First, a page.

Acinetobacter baumannii strain ECplasmid pEC_mcr4.3, complete sequence26,50227,0810.6500.99CP038265.1
Acinetobacter baumannii strain EHplasmid pEH_mcr4.3, complete sequence26,02026,5990.6300.9922CP038261.1
Acinetobacter baumanniiplasmid pAB18PR065-MCR-4.3, complete sequence20,74031,2130.7900.9953MK360916.1
Acinetobacter baumannii strain MRSN15313plasmid pAb-MCR4.3, complete sequence20,74031,7680.800.9953CP033872.1

Table 6 . Top 4 BLAST search results on both ends part of contig 40 of KUFSE-ACN036..

DescriptionMax ScoreTotal ScoreQuery CoverE valuePer. IdentAccession number
1..6701 of contig 40
Acinetobacter baumannii strain NCIMB 8209chromosome, complete genome430370870.6800.9416CP028138.1
Acinetobacter indicus strain HY20chromosome, complete genome414670270.7500.9321CP044018.1
Acinetobacter indicus strain FS42-2chromosome, complete genome409569540.7600.9283CP046595.1
Acinetobacter indicus strain CMG3-2chromosome, complete genome261469850.7400.9182CP044445.1
21,131..22,852 of contig 40
Acinetobacter baumannii strain NCIMB 8209chromosome, complete genome430370870.6800.9416CP028138.1
Acinetobacter indicus strain HY20chromosome, complete genome414670270.7500.9321CP044018.1
Acinetobacter indicus strain FS42-2chromosome, complete genome409569540.7600.9283CP046595.1
Acinetobacter indicus strain CMG3-2chromosome, complete genome261469850.7400.9182CP044445.1

Figure 1. Sequence alignment of the top four BLAST search results in the full part of contig 40 of KUFSEACN036. Blue arrows indicate the degree and orientation of the reference genes (CP038265.1, CP038261.1, MK360916.1, and CP033872.1). The light green square indicates the insertion sequence ISAba19. The green arrow indicates mcr-4.3. Red arrows indicate other genes. Arrows highlighted in yellow and light green indicate open reading frames. Sequence comparison, alignment, and drawing were performed using SnapGene 5.0.8.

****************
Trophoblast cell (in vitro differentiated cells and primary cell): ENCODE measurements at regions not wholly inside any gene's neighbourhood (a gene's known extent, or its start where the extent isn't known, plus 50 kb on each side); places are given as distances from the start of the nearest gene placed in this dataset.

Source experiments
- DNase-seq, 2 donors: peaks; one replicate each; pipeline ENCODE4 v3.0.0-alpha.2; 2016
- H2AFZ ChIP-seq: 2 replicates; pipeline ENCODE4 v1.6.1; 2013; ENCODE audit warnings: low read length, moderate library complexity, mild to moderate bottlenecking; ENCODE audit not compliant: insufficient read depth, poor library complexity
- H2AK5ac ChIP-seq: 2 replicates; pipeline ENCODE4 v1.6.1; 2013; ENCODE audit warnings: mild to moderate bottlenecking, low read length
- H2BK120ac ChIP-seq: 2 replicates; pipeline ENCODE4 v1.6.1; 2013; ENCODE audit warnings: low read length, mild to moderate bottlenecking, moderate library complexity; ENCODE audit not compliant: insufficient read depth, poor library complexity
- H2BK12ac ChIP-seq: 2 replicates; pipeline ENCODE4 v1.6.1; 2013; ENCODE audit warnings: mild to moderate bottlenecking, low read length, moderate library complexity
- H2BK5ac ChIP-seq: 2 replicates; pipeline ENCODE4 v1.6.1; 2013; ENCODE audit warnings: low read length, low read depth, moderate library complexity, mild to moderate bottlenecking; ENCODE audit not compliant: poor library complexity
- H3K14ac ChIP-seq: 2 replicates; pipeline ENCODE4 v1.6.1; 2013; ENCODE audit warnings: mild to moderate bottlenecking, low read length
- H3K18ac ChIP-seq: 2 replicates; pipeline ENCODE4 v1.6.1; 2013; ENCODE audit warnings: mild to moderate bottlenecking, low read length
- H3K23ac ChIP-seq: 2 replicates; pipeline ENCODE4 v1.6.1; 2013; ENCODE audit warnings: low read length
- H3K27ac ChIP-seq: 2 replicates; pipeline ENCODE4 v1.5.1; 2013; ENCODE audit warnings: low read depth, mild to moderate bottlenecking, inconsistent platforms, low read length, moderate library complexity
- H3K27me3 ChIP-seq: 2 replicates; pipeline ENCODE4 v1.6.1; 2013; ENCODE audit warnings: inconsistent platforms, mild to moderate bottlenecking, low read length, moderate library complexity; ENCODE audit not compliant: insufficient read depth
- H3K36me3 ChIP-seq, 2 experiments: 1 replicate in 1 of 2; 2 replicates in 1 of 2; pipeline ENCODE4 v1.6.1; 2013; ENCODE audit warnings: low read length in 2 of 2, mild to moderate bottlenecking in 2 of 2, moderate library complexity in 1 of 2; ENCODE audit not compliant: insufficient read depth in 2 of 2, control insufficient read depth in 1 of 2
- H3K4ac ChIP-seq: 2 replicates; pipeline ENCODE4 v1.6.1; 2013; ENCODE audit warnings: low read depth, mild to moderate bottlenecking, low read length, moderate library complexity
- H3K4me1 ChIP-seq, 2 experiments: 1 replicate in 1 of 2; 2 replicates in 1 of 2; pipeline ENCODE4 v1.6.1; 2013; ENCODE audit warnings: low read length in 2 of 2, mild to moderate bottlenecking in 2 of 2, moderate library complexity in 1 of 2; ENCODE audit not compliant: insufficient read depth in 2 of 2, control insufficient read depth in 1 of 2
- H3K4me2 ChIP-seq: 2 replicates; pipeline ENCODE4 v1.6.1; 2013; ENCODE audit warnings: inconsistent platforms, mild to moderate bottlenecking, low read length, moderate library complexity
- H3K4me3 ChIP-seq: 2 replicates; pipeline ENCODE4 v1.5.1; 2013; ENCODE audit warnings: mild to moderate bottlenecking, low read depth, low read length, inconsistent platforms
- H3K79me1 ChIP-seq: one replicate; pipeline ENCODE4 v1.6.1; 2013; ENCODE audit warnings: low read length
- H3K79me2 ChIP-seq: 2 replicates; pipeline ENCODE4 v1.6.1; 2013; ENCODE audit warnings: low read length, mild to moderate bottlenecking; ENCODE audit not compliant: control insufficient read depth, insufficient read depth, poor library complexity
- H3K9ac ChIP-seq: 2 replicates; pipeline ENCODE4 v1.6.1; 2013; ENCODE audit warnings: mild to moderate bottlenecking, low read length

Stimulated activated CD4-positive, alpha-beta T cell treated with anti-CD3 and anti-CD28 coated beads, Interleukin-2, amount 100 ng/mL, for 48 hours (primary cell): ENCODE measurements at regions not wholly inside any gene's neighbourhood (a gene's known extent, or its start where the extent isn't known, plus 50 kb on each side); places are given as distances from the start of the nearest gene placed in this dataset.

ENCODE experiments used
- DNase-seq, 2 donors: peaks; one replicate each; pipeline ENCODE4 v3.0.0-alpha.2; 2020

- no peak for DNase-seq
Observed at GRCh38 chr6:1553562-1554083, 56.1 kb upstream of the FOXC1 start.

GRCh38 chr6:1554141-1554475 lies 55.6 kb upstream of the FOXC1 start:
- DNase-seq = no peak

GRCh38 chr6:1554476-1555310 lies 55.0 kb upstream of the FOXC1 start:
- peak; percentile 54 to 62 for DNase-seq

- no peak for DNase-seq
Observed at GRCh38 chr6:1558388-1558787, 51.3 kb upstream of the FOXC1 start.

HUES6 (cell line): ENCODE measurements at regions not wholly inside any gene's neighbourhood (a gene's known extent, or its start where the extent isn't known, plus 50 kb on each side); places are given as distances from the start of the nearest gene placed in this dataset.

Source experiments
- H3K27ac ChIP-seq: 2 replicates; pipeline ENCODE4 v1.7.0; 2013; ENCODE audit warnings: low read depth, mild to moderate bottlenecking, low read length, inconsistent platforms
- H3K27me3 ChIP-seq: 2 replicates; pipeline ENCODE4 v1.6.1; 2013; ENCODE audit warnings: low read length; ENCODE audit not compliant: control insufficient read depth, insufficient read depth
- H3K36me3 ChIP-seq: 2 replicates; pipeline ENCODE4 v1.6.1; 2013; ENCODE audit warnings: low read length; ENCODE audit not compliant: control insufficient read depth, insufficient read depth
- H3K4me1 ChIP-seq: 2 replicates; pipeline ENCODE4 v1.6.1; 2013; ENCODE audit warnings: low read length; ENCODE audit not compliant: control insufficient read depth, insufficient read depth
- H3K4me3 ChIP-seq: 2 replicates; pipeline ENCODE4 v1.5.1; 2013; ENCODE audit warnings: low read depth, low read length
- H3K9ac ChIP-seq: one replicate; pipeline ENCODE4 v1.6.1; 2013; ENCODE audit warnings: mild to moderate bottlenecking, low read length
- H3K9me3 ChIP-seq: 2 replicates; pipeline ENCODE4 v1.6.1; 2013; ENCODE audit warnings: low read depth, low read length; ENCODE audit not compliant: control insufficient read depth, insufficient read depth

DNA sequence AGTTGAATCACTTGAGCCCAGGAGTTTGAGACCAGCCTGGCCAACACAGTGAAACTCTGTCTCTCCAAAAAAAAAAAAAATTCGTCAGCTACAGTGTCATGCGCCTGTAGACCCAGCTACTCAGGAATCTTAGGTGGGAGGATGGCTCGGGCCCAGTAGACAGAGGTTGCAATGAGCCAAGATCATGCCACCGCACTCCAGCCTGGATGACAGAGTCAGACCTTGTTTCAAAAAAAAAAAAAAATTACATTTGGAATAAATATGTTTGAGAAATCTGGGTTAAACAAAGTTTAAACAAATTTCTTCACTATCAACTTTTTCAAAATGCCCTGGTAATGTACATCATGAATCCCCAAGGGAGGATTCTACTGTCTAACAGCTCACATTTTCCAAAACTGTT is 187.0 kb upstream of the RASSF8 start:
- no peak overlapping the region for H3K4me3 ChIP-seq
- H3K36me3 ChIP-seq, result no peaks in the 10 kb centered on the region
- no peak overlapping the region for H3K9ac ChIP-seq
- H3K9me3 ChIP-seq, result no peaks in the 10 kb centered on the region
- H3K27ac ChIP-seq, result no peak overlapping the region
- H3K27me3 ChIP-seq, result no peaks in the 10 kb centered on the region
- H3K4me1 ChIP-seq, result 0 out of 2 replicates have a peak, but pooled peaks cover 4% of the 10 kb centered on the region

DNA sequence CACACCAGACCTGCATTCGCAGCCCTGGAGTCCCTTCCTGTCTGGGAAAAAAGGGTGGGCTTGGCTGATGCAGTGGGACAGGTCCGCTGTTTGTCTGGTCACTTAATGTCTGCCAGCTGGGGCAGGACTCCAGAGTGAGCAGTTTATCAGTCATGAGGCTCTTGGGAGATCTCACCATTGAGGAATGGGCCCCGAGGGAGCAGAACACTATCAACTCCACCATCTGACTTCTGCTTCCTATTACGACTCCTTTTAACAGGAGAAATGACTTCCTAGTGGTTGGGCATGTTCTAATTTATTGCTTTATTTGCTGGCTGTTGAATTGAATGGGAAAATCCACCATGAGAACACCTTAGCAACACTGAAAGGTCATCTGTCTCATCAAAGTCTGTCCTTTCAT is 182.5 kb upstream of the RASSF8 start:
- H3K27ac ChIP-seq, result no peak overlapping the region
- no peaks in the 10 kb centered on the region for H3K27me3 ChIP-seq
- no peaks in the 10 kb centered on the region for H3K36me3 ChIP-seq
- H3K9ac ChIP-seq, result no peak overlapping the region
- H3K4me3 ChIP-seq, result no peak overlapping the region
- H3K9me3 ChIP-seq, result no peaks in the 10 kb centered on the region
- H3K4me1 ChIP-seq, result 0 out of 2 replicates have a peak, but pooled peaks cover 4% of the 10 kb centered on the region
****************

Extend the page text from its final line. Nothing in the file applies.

Discussion

We successfully isolated Acinetobacter genus strains from commercial meat products using conditions selective for Campylobacter isolation. Microbiological and molecular methods were used to characterize the isolates to the species level; the characterized strains included A. nosocomialis, A. pittii, and A. seifertii, in addition to A. baumannii. To the best of our knowledge, no previous study has reported the isolation of strains belonging to the genus Acinetobacter from food using the microbiological and molecular methods discussed in the present study. Although a previous study by Fernando et al. [1] reported the isolation of A. baumannii from environmental reservoirs, its presence in meat products openly sold in retail markets has not been studied. Due to the availability and large-scale consumption of meat products, combined with the environmental transmission of mcr, it is important to identify bacterial isolates present in meat products.

This study used mCCDA as a selection medium, while the modified Karmali agar was used by Fernando et al.[1]. However, both media contained antimicrobials that increased the specificity of isolating Campylobacter (modified Karmali agar: cefoperazone-32 mg/l, vancomycin-20 mg/l, and amphotericin B-10 mg/l; mCCDA: cefoperazone-32 mg/l, and amphotericin B-10 mg/l) [1]. Since Campylobacter is naturally resistant to these antimicrobials, they were added to inhibit the growth of other strains. However, in this study, Acinetobacter spp. could grow in media containing these antimicrobials, indicating that the resistance of Acinetobacter spp., which can be isolated from the environment, has increased [15, 16]. Thus, it is presumed that these resistance factors were disseminated to Acinetobacter strains in the environment. In this study, no resistant strains were found in poultry meat, while 6 resistant strains were isolated from pork and beef. There is a difference in antimicrobials used depending on the type of livestock. Further studies on Acinetobacter strains in livestock are warranted to better understand the migration pattern of this resistance factor.